Avoid Scammers While Going Through Bankruptcy
Many people are unaware of all of the intricacies and legal issues that accompany the bankruptcy process. Filing for bankruptcy is a federal legal issue, and there are several differences between both Chapter 7 and Chapter 13 bankruptcies. However, one of the commonalities between the two is that unscrupulous people will attempt to take additional financial advantage of those going through an already stressful time. While you are attempting to find a financial fresh start, scammers using a multitude of tricks and tactics may attempt to target you for financial gain after you file for bankruptcy. Learning more about these types of scams will help you keep an eye out for them, and not fall for any of their deceptive and convincing tactics.
How Scammers Find You
If you made the decision to file for bankruptcy, then that information is completely public. Finding a listing of who has filed for bankruptcy is relatively easy and inexpensive. There is a website that can be accessed through a minimal fee. Any person that accesses this website will have information regarding you, and your bankruptcy filing.
Different Types of Scams Against Those Filing For Bankruptcy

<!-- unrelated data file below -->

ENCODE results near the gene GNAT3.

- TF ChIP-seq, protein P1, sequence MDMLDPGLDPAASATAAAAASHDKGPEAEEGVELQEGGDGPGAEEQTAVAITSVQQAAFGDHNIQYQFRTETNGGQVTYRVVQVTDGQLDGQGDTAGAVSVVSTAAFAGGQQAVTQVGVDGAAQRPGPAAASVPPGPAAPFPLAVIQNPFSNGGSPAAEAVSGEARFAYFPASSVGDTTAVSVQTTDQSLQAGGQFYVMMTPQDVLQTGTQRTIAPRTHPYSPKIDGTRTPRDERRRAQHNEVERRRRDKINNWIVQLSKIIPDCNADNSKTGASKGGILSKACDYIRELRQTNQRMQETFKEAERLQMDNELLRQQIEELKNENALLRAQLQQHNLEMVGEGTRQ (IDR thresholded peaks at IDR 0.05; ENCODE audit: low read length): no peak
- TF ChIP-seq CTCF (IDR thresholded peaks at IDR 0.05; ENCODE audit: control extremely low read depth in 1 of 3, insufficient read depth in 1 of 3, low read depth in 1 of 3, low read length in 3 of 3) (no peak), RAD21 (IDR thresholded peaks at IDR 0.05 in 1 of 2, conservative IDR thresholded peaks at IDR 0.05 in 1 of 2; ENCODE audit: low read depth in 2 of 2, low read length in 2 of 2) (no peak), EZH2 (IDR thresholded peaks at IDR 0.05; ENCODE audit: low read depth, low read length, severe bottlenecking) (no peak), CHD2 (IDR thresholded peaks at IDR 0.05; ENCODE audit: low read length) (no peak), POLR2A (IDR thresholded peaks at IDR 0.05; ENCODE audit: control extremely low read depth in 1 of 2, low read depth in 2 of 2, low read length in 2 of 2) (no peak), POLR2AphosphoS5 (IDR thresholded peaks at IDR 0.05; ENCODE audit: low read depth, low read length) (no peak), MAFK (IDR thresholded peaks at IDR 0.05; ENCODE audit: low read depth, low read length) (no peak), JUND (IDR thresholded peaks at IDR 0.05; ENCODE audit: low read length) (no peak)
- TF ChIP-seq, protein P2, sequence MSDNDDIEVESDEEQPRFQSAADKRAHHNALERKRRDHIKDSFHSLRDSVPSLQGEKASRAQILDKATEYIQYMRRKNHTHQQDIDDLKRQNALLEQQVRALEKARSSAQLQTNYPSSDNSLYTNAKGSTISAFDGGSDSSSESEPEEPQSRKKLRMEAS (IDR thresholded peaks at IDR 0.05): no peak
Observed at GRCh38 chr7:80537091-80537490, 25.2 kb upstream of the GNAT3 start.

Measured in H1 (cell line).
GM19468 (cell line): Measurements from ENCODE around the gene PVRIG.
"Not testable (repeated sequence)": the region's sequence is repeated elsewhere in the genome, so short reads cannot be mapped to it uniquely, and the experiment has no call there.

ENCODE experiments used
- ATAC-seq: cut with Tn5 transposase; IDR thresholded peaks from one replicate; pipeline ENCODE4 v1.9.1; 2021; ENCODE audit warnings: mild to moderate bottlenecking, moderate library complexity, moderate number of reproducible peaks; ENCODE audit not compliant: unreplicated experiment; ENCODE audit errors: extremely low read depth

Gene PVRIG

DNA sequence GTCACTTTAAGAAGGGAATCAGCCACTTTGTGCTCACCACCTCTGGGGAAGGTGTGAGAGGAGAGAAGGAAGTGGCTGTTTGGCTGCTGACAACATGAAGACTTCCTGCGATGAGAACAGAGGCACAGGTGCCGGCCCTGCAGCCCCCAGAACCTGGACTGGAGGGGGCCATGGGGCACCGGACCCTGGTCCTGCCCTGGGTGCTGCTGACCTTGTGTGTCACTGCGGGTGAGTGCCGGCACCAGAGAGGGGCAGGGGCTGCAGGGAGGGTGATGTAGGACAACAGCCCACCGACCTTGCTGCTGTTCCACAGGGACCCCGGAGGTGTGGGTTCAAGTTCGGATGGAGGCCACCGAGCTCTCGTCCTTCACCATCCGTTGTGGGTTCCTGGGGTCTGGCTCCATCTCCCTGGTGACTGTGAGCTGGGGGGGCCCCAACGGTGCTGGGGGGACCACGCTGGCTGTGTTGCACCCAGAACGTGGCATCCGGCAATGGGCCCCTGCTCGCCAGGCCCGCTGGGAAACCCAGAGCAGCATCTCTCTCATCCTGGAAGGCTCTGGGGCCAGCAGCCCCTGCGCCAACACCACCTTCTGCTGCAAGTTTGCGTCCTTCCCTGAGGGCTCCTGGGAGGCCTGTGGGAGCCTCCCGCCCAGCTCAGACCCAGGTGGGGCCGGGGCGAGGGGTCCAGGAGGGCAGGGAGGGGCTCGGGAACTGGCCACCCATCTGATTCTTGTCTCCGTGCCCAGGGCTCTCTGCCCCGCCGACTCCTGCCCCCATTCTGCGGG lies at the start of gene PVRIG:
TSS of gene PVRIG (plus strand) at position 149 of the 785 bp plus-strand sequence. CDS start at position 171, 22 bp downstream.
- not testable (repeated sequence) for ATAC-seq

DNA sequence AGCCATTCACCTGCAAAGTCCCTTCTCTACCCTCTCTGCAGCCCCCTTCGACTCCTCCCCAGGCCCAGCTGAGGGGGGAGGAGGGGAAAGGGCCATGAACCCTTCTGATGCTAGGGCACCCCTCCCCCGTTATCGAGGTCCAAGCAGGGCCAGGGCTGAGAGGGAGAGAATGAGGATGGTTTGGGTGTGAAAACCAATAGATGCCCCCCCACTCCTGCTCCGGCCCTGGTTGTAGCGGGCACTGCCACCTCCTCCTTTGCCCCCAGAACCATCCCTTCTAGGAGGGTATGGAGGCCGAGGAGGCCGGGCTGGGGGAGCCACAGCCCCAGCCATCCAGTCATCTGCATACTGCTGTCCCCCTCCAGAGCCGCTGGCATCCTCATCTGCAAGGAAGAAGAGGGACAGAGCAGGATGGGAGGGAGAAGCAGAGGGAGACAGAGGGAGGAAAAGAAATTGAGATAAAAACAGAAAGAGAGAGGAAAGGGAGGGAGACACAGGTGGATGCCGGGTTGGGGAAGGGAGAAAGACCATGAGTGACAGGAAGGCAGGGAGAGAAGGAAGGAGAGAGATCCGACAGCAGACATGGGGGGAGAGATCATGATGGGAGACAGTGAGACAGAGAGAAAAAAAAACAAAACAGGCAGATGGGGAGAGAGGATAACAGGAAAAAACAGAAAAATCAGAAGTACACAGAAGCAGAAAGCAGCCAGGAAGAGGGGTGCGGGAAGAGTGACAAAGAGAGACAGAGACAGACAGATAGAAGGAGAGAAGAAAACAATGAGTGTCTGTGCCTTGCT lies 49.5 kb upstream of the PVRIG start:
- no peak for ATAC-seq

Because your name and phone number is listed in your bankruptcy claim, scammers will have access regarding how to contact you personally. Also listed in a bankruptcy claim is the name of the law firm, or lawyer, representing you in your bankruptcy. Using the phone number listed for the law firm, these scammers will then contact you using software that hides their phone number and replaces it with that of the law firm or lawyer that represents you. When you pick up the phone to visit with who you think is a representative of your law firm, they will state that one of the debts on your bankruptcy petition is not considered dischargeable by the court. As a result, you must immediately pay this debt, or the bankruptcy can not proceed. In many cases, they will attempt to get your credit card information immediately and threaten that your bankruptcy will be completely dismissed if you do not immediately pay this particular creditor. In some seriously brazen situations, the scammer will threaten that the debtor will be held in contempt of court, and later arrested, if they do not immediately pay the claim. It is important to note that if any person ever calls you and asks for your credit card information that you hang up and call your law office or lawyer directly.
Warnings of Scammers
Many states have attempted to address this problem by issuing press releases and attempting to notify the public as this is becoming increasingly common throughout the United States. Make sure that if you feel you are being scammed in any way, that you hang up and never give any of your credit card information out over the phone.
Let Us Help You Today
If you are considering bankruptcy, make your next step contacting an experienced bankruptcy attorney to represent you and help you understand your legal rights. Contact Lehighton & Carbon County bankruptcy lawyer Adam Weaver at 570-818-4888 or contact our office online for a free consultation today.